Spin-Orbit Coupling in Graphene and Transition Metal Dichalcogenides
- Author(s): Yang, Bowen
- Advisor(s): Shi, Jing
- et al.
Graphene stands out for its high mobility and weak spin-orbit coupling (SOC) offering efficient transport of both electron charges and spins. However, the negligible SOC prevents novel quantum states from emerging, such as the quantum anomalous Hall state. On the other hand, owing to their strong SOC, transition metal dichalcogenides (TMDs) provide an ideal platform to increase the SOC in graphene by proximity effect. This dissertation will focus on the analysis of the induced SOC in graphene, the underlying mechanisms, and the factors that could affect its strength.
The first part briefly introduces graphene and SOC. We present possible ways to increase the SOC in graphene and how to quantify its strength. The second part shows the procedures on how to build a van der Waals heterostructure like graphene/WSe2/h-BN, followed by introductions to Raman and photoluminescence (PL).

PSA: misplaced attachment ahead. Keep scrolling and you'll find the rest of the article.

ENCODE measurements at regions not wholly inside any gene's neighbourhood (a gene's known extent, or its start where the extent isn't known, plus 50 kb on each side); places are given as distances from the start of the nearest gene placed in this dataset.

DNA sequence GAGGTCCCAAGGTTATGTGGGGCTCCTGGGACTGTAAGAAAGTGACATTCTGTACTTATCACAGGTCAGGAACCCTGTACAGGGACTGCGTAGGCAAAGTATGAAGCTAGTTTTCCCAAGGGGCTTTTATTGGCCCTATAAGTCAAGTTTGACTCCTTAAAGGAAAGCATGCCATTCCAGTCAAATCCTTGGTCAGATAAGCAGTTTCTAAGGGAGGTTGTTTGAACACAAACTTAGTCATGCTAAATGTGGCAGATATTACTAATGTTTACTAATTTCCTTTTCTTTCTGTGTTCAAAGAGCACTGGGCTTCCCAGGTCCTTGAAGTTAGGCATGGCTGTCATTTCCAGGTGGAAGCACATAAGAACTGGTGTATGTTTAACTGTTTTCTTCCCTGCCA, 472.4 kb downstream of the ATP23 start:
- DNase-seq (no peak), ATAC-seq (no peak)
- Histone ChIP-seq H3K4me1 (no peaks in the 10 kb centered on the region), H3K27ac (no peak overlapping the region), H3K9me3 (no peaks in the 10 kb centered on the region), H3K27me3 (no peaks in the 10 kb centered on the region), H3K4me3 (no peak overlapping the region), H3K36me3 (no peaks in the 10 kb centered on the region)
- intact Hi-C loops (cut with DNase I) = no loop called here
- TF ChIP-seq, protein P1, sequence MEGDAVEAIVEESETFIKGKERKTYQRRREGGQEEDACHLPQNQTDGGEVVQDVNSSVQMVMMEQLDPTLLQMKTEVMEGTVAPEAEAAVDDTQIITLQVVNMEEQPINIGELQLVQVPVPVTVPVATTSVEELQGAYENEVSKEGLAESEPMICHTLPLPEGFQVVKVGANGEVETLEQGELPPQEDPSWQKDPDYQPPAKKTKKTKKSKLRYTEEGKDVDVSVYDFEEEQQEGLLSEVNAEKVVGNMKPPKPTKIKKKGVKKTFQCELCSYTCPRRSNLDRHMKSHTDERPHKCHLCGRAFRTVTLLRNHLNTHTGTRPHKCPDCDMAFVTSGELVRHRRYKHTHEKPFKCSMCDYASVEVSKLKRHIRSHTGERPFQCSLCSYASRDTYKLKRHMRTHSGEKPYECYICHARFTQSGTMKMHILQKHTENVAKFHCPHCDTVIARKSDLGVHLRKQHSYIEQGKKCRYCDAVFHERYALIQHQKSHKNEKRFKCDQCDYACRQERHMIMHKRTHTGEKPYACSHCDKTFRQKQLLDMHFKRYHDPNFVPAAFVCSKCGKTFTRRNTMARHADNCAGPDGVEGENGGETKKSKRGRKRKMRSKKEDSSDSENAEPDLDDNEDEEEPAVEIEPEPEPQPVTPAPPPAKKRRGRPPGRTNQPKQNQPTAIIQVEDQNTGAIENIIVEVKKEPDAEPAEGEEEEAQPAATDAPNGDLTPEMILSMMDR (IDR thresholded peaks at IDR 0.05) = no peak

In the third part we demonstrate enhanced SOC in monolayer and bilayer graphene on WS2 by magneto-conductance measurements. We will show clear weak antilocalization (WAL) in WS2-covered graphene over a wide range of carrier densities. We isolate and quantify the spin-relaxation rate caused by Rashba SOC and show its strength is tunable via transverse electric fields.
Then we investigate the SOC in graphene coupled to monolayer TMD films. We show that the spin relaxation rate varies linearly with the momentum scattering time and is independent of the carrier type. Our analysis yields a Rashba SOC of ~1.5 meV in graphene/WSe2 and ~0.9 meV in graphene/MoS2. The nearly electron-hole symmetric nature of the Rashba SOC calls deeper understanding for the underlying mechanisms.
Finally, we study the interactions between TMDs and graphene in graphene/WSe2/h-BN and WSe2/ graphene/h-BN. We find that strong PL quenching exists in the former stack while the PL is only weakly quenched in the latter stack. We attribute this difference to the increased interlayer distance between WSe2 and graphene caused by the h-BN, as evidenced by the reduced WAL and the first principles calculations.